Betterment Digital’s 0.25% management fee is still relatively inexpensive compared to many other robo-advisors, though investors who benefited from the service’s original tiered pricing — which charged just 0.15% on balances of $100,000 or more — might not like the new changes.
Tax loss harvesting (TLH), which is the practice of selling stocks at a loss and using that loss to offset taxes, is available to everyone using Betterment. This can be valuable, but not to everyone. By my understanding and research, TLH is much more beneficial for high-income earners who are in a high income tax bracket and who are investing in a taxable account. But, if you have an IRA and/or you are in a lower tax bracket, then TLH won’t be beneficial to you.
Similar to the popular app, Digit, this optional feature withdraws and invests unneeded, extra cash out of your checking account and puts it to work for you. with this feature, you set a maximum amount you need in your checking account and Smart Deposit will monitor your account weekly and pull out any excess money and invest it. You can also set the maximum amount you want Betterment to take out at any one time, and you can opt to skip or cancel any Smart Deposit before it happens. This is all in addition to any automatic deposits you’ve set up.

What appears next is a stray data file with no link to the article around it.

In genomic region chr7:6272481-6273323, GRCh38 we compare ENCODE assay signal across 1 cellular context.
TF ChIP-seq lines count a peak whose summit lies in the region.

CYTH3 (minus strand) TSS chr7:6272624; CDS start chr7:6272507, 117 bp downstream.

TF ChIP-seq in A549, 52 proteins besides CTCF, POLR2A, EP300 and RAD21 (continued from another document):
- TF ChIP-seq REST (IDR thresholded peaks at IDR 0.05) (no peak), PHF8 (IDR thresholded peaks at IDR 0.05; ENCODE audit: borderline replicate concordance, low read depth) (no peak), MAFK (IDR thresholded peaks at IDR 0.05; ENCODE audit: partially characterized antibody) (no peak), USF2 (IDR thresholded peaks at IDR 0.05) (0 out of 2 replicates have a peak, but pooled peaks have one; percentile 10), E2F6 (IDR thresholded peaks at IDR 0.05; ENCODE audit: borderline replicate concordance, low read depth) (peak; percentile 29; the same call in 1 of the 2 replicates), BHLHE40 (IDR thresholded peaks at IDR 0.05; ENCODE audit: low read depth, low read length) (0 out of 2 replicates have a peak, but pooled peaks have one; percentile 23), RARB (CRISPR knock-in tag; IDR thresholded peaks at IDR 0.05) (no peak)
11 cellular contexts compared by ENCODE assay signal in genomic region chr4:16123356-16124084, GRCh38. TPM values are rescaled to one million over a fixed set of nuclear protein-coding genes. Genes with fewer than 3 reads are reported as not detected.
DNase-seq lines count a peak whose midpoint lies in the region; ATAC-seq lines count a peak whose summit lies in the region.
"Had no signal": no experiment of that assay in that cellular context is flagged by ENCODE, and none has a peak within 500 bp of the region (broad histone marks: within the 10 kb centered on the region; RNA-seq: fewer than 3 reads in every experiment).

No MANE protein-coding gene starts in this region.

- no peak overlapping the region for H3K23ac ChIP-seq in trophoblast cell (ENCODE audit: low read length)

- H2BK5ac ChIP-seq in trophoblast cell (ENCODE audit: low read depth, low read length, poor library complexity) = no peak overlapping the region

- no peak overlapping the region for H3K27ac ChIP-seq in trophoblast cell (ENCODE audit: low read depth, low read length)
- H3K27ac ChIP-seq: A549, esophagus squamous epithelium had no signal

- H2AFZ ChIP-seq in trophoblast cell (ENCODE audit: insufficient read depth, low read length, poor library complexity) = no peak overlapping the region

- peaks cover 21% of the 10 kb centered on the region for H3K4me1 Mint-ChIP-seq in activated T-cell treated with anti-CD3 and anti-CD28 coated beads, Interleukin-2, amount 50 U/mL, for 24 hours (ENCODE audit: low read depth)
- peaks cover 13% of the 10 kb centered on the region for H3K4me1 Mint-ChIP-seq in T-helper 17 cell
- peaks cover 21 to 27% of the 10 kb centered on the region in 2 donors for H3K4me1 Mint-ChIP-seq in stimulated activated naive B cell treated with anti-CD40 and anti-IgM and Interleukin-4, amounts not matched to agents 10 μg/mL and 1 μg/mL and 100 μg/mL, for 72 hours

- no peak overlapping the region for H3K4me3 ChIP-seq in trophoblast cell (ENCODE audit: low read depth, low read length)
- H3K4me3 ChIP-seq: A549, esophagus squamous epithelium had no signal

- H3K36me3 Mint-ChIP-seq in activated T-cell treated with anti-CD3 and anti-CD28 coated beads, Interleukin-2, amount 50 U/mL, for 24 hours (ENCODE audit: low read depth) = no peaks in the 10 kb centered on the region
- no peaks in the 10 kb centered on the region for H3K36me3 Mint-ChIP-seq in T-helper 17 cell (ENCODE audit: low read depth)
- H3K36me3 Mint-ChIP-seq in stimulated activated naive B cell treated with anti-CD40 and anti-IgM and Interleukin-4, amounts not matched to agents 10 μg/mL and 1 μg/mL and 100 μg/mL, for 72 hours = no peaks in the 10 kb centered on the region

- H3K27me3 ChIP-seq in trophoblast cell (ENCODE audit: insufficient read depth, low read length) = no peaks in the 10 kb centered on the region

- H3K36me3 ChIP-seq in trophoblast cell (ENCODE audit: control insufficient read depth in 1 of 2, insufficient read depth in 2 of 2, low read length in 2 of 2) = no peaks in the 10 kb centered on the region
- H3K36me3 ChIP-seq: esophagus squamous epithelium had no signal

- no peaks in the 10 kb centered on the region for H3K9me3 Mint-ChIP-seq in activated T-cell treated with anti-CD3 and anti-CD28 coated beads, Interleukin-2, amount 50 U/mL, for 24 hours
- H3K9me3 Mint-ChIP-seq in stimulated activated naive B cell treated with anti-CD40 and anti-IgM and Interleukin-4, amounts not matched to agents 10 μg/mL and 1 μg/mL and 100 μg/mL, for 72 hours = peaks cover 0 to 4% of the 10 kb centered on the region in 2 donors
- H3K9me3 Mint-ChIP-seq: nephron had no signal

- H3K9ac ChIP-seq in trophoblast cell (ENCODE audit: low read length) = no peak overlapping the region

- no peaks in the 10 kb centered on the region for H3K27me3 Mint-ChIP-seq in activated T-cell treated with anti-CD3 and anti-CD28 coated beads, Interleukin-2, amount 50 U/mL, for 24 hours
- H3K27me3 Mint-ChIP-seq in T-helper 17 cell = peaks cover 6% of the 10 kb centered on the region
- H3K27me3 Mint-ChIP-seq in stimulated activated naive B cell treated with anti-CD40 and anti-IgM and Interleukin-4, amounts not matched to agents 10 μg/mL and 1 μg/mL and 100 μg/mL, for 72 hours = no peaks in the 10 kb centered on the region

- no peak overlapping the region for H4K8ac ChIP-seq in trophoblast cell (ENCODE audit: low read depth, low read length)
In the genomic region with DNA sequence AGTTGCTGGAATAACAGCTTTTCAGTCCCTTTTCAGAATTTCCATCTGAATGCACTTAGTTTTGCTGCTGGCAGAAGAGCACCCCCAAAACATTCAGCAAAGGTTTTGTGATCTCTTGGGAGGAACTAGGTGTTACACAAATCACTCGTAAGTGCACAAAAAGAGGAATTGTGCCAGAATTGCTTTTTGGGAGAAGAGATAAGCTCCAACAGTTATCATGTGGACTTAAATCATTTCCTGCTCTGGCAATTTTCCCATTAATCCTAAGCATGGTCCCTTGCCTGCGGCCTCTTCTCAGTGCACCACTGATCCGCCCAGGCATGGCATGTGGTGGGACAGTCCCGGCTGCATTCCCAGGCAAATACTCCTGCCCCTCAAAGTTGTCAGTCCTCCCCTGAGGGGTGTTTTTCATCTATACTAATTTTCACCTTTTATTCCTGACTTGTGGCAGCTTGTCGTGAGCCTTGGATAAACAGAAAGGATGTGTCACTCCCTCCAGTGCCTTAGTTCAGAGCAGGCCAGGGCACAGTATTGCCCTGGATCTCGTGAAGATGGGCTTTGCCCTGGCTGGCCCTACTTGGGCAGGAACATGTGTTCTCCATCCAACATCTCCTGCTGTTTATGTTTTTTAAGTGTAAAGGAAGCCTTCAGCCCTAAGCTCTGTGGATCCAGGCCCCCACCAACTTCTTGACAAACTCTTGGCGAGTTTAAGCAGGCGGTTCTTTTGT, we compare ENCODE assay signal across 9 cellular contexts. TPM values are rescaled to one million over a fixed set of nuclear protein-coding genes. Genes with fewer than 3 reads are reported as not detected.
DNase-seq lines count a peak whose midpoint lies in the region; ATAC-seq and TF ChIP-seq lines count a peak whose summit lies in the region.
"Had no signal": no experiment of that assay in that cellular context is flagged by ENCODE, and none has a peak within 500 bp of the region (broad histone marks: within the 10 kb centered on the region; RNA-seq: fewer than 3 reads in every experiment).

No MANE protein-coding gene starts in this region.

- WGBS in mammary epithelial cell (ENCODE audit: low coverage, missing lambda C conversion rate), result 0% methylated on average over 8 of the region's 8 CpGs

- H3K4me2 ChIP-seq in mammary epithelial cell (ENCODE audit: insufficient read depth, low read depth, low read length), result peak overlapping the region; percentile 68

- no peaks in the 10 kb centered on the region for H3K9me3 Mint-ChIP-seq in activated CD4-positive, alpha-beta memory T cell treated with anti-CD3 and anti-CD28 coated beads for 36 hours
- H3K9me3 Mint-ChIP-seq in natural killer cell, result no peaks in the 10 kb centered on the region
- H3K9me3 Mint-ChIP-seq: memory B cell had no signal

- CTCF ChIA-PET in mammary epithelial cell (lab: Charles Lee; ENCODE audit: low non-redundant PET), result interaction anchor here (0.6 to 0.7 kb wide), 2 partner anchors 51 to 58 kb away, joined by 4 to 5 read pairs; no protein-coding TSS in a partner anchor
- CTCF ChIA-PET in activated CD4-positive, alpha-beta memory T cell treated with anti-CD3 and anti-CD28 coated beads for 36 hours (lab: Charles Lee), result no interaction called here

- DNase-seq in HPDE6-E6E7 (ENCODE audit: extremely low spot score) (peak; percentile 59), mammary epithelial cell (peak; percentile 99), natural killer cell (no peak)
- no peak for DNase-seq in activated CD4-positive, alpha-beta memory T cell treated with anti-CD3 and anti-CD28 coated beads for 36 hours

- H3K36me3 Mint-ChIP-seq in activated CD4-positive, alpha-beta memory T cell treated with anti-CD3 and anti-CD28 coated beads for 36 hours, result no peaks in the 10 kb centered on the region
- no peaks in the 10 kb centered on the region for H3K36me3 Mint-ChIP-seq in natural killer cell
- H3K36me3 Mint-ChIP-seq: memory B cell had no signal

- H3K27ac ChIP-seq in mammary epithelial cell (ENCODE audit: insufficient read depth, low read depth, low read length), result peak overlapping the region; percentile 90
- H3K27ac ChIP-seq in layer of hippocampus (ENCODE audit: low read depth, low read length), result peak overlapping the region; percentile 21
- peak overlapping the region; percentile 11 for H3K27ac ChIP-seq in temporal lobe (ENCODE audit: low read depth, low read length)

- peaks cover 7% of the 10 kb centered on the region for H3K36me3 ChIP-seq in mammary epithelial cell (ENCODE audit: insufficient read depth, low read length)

As more Millennial investors are looking to start investing, the team at Betterment (who are millennials themselves) have done an exceptional job marketing their company to millennials and young adults. I am not the only one who enjoys and uses their investment platform. A number of top financial bloggers also use the platform themselves, including Mr. Money Mustache. In conclusion, Betterment is a solid investment choice for new investors who are looking for an easy and simple way to start investing, as well as any investor who just wants the added convenience of robo-investing.